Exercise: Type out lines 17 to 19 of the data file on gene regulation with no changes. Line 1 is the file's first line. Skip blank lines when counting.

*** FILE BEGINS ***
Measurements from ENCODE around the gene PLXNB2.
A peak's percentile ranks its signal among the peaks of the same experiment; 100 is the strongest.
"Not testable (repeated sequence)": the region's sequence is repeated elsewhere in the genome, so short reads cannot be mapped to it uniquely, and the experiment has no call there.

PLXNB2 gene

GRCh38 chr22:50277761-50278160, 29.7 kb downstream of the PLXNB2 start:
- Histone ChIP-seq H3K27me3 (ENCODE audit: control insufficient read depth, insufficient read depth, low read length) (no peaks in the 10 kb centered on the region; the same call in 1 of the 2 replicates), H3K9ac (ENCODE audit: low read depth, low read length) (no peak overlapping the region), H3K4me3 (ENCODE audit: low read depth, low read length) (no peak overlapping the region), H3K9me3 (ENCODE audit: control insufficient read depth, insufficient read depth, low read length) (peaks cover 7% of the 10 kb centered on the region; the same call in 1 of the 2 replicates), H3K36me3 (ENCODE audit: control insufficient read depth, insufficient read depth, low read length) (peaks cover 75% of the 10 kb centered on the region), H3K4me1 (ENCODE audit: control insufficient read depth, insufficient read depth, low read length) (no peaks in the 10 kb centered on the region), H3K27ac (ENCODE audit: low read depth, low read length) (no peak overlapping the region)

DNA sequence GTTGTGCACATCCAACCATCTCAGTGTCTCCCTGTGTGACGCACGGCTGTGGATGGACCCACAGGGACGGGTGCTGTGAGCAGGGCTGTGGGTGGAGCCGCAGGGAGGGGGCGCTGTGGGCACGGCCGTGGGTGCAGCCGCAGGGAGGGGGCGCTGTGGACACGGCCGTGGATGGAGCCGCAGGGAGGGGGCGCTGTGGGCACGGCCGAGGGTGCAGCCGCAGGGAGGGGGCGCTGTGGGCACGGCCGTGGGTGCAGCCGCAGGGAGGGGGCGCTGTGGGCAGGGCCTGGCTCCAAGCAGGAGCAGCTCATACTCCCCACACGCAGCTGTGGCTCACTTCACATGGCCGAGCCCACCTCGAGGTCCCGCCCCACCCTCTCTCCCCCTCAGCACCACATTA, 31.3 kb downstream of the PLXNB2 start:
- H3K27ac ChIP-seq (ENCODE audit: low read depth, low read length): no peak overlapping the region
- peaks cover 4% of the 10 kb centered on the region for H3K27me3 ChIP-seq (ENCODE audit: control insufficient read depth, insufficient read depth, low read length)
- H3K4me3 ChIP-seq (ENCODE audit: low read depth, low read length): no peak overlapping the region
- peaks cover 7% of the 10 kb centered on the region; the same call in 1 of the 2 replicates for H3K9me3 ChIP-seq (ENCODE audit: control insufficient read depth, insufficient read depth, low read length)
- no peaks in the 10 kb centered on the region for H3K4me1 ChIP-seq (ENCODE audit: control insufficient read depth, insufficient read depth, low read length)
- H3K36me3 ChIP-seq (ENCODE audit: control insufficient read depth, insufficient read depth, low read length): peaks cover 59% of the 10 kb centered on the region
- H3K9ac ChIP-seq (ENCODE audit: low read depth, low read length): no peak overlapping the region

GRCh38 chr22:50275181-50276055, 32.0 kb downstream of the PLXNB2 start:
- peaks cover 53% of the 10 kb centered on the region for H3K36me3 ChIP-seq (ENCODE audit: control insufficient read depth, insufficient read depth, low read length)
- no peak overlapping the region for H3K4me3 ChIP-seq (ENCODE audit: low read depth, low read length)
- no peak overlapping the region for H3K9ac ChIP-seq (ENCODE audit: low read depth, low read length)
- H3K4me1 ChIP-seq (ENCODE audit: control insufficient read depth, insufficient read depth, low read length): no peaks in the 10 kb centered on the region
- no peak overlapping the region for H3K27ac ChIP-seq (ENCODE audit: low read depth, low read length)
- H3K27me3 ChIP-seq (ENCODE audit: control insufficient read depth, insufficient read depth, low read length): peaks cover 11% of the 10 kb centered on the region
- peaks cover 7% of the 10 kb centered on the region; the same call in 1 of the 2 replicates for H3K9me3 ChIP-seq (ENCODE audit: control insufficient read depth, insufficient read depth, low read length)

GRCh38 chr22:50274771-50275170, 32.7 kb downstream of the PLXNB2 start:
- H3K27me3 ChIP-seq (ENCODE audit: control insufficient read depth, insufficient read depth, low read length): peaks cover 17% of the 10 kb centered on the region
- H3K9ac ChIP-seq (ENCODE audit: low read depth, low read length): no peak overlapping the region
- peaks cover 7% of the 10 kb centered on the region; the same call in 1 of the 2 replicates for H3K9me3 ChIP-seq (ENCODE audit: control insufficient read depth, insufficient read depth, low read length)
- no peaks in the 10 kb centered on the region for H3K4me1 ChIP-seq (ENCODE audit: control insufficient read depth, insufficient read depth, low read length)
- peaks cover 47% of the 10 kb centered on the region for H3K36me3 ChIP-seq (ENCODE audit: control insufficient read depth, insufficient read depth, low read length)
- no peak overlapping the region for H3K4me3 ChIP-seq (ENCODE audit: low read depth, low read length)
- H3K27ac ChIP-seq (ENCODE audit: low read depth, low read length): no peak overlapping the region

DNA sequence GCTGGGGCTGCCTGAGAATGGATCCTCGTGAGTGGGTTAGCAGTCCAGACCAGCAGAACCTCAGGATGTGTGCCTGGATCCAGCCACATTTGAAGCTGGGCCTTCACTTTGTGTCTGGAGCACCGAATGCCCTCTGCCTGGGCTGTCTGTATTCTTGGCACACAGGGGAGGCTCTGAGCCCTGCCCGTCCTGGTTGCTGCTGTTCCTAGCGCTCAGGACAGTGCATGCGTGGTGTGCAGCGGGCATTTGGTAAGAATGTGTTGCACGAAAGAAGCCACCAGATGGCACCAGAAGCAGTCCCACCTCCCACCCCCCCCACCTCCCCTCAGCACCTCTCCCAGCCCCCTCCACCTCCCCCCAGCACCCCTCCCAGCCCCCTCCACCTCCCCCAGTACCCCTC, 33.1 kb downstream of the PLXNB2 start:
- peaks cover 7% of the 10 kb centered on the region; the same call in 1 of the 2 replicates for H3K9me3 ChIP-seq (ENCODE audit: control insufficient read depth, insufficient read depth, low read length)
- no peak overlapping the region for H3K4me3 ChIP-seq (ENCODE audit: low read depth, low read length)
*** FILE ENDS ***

- no peak overlapping the region for H3K4me3 ChIP-seq (ENCODE audit: low read depth, low read length)
- no peak overlapping the region for H3K9ac ChIP-seq (ENCODE audit: low read depth, low read length)
- H3K4me1 ChIP-seq (ENCODE audit: control insufficient read depth, insufficient read depth, low read length): no peaks in the 10 kb centered on the region